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The end of the adventure

While waiting for radiotherapy in September, I picked up a booklet by Macmillan about what happens after cancer treatment. It said that, instead of feeling relieved that treatment is finished, some people feel abandoned.

I didn't expect to feel abandoned but I realised that there were aspects of going for treatment that I would miss. I resolved to make the most of the positives while I could.

The end is nigh

On the way back to the waiting room area to change out of the hospital's green gown, I spotted a lady and her husband I met during chemotherapy.

I hadn't seen them for a couple of months; I sat down so that we could catch up.

After an hour, I was still there, nattering away with this couple, still in my green gown, just steps away from the changing booth.

One of the radiographers walked over to me; she had a long face.

I smiled, knowing what this was about asked, "are you here to ask why I am still here?"

Chapter 9: Radiotherapy

I've just finished my first week (5 of 18 sessions) of radiotherapy at Reading hospital. I have no ill-effects to speak of.

I'm due to have two more weeks of weekday sessions plus three days of boosters for my surgery scar.

August update

To be honest, I no longer remember what I thought about cancer before my own experience with it this year. Maybe people with no experience of it think that the only options are Never Had Cancer vs Will Eventually Die of Cancer.

I forgot that my mother doesn't have access to this journal. I wonder what it is that people imagine that I Am Going Through. Maybe they imagine me pacing the rooms in tears, worrying about dying.

Chemotherapy & gifts

As my birthday was two days before my last chemotherapy I asked the cake club ladies and my Facebook contacts to give me flowers to cheer me up after chemo and/or fruit and veg to use in my food dehydrator.

Here are some of the birthday presents I received. I love that Yvonne remembered I'd mentioned I'd never had a teddy bear growing up. My new teddy now sits on my pillow during the day.

Chapter 8: On radiotherapy

In three days, I will have my last FEC chemotherapy.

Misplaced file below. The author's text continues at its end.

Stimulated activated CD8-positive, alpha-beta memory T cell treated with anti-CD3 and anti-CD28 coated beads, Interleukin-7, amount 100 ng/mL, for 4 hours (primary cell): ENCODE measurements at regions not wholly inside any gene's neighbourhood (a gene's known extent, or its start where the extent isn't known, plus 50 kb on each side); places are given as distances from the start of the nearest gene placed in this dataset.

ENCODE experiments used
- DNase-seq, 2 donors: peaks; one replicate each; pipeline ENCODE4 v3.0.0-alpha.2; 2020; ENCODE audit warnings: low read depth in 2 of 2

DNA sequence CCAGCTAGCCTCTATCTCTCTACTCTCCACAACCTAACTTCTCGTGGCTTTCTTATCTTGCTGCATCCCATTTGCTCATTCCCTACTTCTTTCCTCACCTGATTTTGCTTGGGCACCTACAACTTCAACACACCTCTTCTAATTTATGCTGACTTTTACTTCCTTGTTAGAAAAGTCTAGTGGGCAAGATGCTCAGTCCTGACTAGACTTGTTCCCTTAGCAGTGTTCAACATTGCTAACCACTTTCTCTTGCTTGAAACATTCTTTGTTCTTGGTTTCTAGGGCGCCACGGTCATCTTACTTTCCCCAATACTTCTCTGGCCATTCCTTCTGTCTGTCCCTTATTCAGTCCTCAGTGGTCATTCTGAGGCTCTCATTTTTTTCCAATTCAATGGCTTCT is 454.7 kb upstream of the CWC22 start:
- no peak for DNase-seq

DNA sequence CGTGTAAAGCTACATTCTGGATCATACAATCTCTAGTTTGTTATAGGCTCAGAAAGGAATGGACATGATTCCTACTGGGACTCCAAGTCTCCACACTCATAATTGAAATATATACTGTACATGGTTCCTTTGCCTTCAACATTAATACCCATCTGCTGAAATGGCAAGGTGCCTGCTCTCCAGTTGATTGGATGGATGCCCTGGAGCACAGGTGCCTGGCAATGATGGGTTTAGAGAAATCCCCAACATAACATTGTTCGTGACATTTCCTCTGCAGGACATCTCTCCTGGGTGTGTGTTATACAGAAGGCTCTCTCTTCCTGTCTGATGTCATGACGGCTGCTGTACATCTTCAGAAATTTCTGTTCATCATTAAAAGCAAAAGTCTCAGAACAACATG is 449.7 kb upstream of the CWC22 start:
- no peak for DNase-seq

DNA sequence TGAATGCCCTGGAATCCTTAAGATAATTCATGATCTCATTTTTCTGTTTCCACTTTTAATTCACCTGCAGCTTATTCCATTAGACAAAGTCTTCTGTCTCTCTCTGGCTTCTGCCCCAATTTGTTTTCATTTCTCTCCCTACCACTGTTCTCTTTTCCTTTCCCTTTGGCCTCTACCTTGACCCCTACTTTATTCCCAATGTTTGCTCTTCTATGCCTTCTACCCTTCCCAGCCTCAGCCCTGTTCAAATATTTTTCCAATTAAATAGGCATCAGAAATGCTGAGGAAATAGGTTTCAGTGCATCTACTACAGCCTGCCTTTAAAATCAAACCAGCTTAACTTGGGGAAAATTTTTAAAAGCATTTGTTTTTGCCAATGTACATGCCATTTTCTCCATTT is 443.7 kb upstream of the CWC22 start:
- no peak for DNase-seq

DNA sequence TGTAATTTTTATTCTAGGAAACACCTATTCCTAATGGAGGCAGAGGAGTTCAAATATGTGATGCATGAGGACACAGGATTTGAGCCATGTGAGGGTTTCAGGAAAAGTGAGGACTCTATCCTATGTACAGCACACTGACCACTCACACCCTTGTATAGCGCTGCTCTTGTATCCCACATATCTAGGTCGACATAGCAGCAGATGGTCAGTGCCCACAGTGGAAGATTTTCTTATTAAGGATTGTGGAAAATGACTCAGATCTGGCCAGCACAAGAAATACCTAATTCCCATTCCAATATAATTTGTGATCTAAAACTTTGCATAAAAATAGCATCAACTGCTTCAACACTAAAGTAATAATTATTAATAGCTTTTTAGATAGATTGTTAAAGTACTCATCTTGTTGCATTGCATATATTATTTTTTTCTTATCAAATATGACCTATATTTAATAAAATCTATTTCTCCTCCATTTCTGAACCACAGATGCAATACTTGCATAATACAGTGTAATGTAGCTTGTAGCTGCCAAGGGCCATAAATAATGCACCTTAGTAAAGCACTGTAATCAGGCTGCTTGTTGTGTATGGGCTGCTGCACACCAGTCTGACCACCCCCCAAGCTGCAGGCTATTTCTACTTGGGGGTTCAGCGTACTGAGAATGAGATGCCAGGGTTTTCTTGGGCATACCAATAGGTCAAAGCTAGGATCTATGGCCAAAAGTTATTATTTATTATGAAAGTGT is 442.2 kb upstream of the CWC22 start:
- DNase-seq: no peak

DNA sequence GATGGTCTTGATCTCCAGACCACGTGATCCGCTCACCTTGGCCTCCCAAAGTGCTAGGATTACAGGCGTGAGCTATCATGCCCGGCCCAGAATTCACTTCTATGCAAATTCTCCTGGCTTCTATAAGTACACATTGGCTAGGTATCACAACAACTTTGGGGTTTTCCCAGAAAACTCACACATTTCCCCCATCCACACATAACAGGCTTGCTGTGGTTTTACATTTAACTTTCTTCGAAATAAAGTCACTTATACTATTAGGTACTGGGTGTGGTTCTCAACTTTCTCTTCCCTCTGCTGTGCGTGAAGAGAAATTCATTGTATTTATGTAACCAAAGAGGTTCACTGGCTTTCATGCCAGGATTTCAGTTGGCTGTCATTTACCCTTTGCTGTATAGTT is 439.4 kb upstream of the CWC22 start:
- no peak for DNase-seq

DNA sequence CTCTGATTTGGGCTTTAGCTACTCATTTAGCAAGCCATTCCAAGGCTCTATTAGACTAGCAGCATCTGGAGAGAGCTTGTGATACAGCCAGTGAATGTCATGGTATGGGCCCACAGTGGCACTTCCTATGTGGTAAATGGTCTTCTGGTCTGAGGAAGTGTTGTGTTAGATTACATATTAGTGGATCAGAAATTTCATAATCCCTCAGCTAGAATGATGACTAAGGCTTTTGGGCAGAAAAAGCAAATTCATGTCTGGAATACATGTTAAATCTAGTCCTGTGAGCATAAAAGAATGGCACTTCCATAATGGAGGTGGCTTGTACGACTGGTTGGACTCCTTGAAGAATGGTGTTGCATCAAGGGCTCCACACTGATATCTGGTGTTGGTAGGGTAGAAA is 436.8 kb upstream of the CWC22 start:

It's my birthday tomorrow and I've asked for flowers to cheer me up during the period following chemo of nausea and glum. (The other request is for fruit and tomatoes to dry in my new food dehydrator).

My stigmata

I have been finding the first week after each chemotherapy since my second session quite hard. The inevitable nausea and seemingly constant tiredness is very dispiriting.

I had my fourth FEC chemo (of six) a few days ago. The third had been a bit difficult because, although my veins are visible, they are giving the nurses trouble in getting the cannula in.

I'd not had a problem with needles before, but I've taken to squeezing Frank's hand when they try to get the needle in.

It's only a colour

I wore my new turquoise blue wig outdoors for the first time today (although, I had to cut some of the long fringe first as I couldn't see otherwise.)

The wig is a gorgeous colour. It's not one colour - it's streaked - and so it looks like dyed hair rather than a synthetic wig. I have to figure out how to make it spikey. It got flattened in transit.

The day before chemo #2

I am due to have my second (of six) chemotherapy sessions tomorrow morning.

It's a Bank Holiday today and so I was not able to go to my local hospital for my pre-session blood test to check that my white blood cell count has recovered enough.

Instead, we first have to go to Slough early tomorrow morning for the blood test and then on to Windsor to await the results.

The boringness of apathy

It's been a week since my first FEC chemotherapy.

Physically, I feel mostly fine - 90% fine, I'd say

I took the three days of anti-sickness drugs I'd been given. I seem to get two short bouts of mild nausea a day (like travel-sickness), constantly cold hands and feet, some sleep disturbance and occasional odd sensations in my throat and nose.

I should be very pleased that my side-effects are so manageable. But, in fact, I don't feel much at all.

Chapter 7: First chemotherapy

Once or twice a month, I meet with some of my neighbours from where I moved in January for tea, cake and chat. When we had to move house, one of the reasons I wanted to stay nearby was because of these very good friends I'd made.

I'd rescheduled today's get-together to yesterday so that I could host it. I made a variation on a lemon meringue pie that I'd been thinking about for months: chocolate and lime.